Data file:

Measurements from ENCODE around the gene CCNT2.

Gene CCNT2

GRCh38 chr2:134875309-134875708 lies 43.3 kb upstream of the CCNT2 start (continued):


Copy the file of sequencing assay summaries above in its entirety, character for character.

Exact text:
Measurements from ENCODE around the gene CCNT2.

Gene CCNT2

GRCh38 chr2:134875309-134875708 lies 43.3 kb upstream of the CCNT2 start (continued):